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* How can one tell if the a piece of scrimshaw is not made of polymer plastic?

*Is there a list of known polymer reproductions?

*Where can I buy antique scrimshaw?

*Where can I see genuine scrimshaw pieces?

*Are there books on antique scrimshaw?

*How can one decide the age of a piece is antique?

Q: How can one tell if the a piece of scrimshaw is not made of polymer plastic?

A: Take a heavy duty needle and clamp it with a "vise-grip" wrench. This will protect you from the heat of the needle. Heat the tip of the needle over a flame (gas or electric stove) until the needle is red hot. Press the hot needle into the base of the piece (try and find an unimportant area) and study the results. Polymer plastic pieces will "melt" leaving a hole or depression. Examine the results with a magnifying glass to study the results. True ivory and bone will not melt but might leave a very small indentation. TOP

Q: Is there a list of known polymer reproductions?

A: Yes, go to my home page and scroll down the list on the left hand side until you find the link "FAKESHAW Search List". Click on it and it will take you to the New Bedford Whaling Museum's list "FAKESHAW". This list was compiled to help people determine whether or not their scrimshaw piece is a well known modern polyner reproduction. Use the search key and type in key words that appear on your scrimshaw piece. Unfortunately, so many of the pieces found at tag sales or flea markets are not what you think! The reproductions fool hundreds of people every year. They are worth less that $100 or so. BUYER BEWARE!

Q: Where can I buy antique scrimshaw?

A: I believe that reputable dealers are your best choice. Their years of knowledge and guarantees will help you build a solid collection. Auctions can be a good choice but remember to understand the terms of the sale - often no guarantees so you better look it over very well before the sale. Buyer beware!. Some dealers will act as your agent and buy at auction for you. This is often a good idea for they will lend you their expertise and their guiding eye. A small commission is charged and this is well worth it. We often act as agent for collectors and museums at auctions. TOP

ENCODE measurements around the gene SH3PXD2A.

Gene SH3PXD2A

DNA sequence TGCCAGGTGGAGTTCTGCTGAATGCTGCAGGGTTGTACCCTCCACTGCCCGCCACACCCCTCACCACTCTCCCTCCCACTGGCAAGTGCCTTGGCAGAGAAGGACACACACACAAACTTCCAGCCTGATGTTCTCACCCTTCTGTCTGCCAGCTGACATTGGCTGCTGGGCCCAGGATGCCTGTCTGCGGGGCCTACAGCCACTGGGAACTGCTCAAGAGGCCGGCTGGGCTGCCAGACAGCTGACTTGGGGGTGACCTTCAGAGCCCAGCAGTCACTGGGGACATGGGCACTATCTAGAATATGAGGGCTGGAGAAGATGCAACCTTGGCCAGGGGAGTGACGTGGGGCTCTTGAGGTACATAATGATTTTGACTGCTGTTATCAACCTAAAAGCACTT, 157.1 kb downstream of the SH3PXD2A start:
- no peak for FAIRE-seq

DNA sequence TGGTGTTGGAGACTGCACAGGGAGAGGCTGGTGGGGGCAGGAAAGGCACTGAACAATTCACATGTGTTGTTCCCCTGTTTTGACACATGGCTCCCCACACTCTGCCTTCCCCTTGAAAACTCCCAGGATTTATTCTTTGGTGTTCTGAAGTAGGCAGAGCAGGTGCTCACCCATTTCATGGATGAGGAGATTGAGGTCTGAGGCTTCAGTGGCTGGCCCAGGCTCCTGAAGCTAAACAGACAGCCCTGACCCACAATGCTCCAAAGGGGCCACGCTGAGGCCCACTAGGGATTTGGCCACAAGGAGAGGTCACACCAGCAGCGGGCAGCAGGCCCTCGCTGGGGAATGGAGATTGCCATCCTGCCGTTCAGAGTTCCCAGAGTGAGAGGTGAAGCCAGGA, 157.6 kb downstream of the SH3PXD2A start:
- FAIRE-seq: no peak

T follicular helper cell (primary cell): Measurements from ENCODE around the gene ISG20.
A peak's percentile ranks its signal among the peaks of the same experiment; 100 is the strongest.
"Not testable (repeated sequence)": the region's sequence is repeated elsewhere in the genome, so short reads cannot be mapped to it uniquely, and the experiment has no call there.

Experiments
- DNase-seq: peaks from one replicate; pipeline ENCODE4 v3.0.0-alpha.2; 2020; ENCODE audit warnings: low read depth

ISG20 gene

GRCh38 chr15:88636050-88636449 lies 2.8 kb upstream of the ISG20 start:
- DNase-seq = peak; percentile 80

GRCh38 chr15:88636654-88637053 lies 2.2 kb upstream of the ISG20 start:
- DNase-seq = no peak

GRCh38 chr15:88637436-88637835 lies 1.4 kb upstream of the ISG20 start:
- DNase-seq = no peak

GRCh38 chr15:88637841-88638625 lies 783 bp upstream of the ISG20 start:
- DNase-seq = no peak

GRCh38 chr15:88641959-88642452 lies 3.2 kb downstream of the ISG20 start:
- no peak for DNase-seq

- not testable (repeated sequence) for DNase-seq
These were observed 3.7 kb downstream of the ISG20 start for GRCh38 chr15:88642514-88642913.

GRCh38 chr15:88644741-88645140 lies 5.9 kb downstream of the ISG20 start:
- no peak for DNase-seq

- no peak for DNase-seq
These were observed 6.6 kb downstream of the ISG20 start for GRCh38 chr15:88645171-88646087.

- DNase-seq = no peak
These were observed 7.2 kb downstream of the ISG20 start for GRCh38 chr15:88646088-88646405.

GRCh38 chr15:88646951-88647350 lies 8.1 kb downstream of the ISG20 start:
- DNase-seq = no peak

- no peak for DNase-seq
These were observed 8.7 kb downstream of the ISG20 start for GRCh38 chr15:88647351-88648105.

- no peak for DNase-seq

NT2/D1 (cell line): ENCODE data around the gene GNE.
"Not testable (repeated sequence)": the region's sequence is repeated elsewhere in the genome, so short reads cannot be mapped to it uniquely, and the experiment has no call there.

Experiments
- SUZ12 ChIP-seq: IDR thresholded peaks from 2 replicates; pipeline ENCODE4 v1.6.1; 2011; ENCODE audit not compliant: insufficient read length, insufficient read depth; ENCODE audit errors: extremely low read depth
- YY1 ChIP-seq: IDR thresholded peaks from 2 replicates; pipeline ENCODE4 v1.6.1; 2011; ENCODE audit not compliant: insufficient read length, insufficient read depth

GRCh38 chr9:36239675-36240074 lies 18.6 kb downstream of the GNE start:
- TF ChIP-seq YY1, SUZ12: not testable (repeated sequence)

Q: Where can I see genuine scrimshaw pieces?

A: As I stated - good dealers usually have many pieces for you to examine and their knowledge can guide you. The museums that I think are very good are The New Bedford Whaling Museum, Peabody Essex Museum, Mystic Seaport Museum, and The Nantucket Whaling Museum, to mention only a few. TOP

Q: Are there books on antique scrimshaw?

A: There are now numerous books on the antique scrimshaw subject. Unfortunately, there is not just one that will answer all your questions. The scrimshaw "bible" has not been written yet. If you check out my BOOK PAGE and you will see a fine selection.

Q: How can one decide the age of a piece is antique?

A: Lets say that the piece passed the first test and it is ivory or bone. You then have roughly two choices.

Choice #1 is that the bone or ivory is antique but the engraved work and carving is recent. When ivory or bone is harvested the surface is relatively soft and easier to engrave and when it dries out and it becomes very hard. Take a strong magnifying glass and checkout the natural wear areas - that is the areas where the tooth lies. The surface should show numerous amounts of fine scratches. Then examine the fine engraved lines. On pieces that have been recently engraved the lines often are often "fractured where they cross. This a sure sign of recent work. The ink and paints in the cracks of the engraved lines in antique pieces should appear dried out and "crackily". Old debris - dust. dirt, scratches etc. helps one also decide the age of the engraved work.

Choice #2 is that the ivory or bone is not antique and thus the engraved work is not old. Deciding if the ivory or bone is old takes a more experienced eye. Check the inside of the tooth. An old tooth show natural aging - dirt, spotted stains and a natural aged look. Pieces that have been artificially aged {stained} show a even dark look. Train your eye to observe natural aging. That leaves the last choice - old ivory or bone and old original carving or engraving. Go to museums that display antique pieces and spend time getting the feel of "what is right." Talk to reliable dealers - examine their inventory, and if you purchase a piece make sure you receive a written description and guarantee. TOP
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